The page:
Irrevocable trusts are often used as a tool to remove assets from the a taxable estate, and preserve tax benefits for the trust beneficiaries. Although the grantor of an irrevocable trust may retain some ability to remove or replace trustees or amend administrative provisions of the trust, there is generally no ability to modify the dispositive provisions of the trust.
So what happens when an irrevocable trust no longer “works” for the beneficiaries, whether due to unforeseen changes in the law or circumstances of which the grantor could not have foreseen? This is where a process called decanting is useful. Decanting is a process by which the assets of one trust are transferred to a new trust that serves the same beneficiaries and purpose of the original trust.
Although many practitioners would argue that decanting has always been available under common law, Massachusetts has no statute in place to provide trustees with the ability to do so. The recent case of Morse v. Kraft brought by the Kraft family, settles the question of whether decanting is an available option to trustees in Massachusetts. Prior to the decision in Kraft, a trustee who made the decision to decant a trust did so at the peril of losing the tax benefits available in the original trust.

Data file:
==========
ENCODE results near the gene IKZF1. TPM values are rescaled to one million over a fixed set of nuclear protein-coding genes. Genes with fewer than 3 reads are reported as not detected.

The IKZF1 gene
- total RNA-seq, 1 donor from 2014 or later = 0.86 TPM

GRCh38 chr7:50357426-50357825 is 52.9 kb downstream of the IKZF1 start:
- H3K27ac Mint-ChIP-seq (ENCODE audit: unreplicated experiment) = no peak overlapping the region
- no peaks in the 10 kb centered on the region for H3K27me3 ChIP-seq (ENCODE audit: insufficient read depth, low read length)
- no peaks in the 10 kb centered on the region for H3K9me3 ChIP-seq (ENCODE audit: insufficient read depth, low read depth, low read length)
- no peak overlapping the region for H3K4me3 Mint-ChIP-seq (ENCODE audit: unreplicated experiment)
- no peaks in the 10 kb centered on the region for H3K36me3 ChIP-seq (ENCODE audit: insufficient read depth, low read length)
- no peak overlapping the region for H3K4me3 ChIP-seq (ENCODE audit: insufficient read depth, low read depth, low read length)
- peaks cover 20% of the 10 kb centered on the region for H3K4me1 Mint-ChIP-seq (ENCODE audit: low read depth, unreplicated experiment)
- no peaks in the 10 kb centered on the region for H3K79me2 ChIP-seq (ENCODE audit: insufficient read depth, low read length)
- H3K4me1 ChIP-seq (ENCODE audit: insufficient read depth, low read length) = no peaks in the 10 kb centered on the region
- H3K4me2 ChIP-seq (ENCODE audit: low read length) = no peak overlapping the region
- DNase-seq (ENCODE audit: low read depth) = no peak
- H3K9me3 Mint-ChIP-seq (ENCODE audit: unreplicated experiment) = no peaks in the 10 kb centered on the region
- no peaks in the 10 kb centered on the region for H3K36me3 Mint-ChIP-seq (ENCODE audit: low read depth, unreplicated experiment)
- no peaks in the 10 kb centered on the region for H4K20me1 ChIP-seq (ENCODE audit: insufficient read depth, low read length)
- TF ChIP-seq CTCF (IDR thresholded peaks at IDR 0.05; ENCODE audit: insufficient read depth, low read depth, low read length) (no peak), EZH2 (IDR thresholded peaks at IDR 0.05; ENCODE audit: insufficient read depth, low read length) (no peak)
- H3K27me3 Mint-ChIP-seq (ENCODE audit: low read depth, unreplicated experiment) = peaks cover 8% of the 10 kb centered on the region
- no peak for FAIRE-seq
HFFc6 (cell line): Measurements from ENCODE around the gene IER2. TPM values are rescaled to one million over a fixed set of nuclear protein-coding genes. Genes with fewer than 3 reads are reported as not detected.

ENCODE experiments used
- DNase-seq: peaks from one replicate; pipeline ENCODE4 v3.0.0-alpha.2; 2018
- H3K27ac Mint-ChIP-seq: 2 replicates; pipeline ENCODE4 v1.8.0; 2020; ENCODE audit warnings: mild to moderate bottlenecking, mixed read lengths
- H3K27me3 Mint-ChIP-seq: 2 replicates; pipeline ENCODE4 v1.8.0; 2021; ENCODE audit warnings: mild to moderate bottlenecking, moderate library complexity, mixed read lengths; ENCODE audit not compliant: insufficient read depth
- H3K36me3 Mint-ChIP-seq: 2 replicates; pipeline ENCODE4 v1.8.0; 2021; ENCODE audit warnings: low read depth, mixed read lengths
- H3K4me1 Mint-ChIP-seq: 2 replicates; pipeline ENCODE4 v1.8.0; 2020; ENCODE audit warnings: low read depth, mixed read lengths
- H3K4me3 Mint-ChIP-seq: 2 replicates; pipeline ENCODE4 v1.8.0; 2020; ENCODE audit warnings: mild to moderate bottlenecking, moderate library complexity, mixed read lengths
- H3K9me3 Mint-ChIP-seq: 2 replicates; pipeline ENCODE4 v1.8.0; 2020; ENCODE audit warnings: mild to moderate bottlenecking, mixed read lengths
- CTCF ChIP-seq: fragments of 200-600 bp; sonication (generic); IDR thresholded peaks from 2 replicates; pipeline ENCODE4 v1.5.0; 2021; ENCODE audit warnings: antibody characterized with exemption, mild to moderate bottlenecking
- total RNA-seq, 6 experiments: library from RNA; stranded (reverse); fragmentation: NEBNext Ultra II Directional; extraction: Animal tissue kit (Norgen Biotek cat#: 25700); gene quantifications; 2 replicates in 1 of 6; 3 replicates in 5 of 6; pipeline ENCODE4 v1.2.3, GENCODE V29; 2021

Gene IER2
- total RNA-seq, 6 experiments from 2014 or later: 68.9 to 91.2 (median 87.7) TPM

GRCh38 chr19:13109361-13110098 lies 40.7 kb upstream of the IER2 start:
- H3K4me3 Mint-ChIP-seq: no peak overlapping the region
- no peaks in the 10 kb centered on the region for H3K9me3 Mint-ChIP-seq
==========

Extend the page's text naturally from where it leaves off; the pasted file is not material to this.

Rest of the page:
In 1982 Bob and Myra Kraft created an irrevocable trust and four subtrusts for the benefit of their four sons. In 2012, the sole trustee of the subtrusts was nearing retirement and desired to transfer the assets of the four subtrusts to new substrusts, established in accordance with the terms of a new master trust for the benefit of the Kraft sons. Under the new trusts, each of the Kraft sons would serve as trustee of his own trust for the benefit of himself and his children – a direct contradiction to the terms of the 1982 trust.
While the Court acknowledged that each of the Kraft sons were all well qualified to manage the assets in his subtrust, the trustee argued that the decanting would only benefit the Kraft sons from a financial perspective if the transfer would not cause the property or distributions to be subject to the generation skipping transfer tax, which depended, in relevant part, on whether the terms of the original trust authorized distributions to the new trusts without the consent or approval of any beneficiary or court.
Ultimately the Court decided that the language of the 1982 trust, which provided the trustee with unlimited discretion to make outright distributions to and for the benefit of the Kraft sons, also allowed him to make outright distributions in further trusts (i.e. decanting was allowed).
Determining whether decanting is an available option for an irrevocable trust is dependent upon the provisions of the original trust and should be carefully reviewed by counsel prior to decanting in order to preserve the tax benefits of the trust.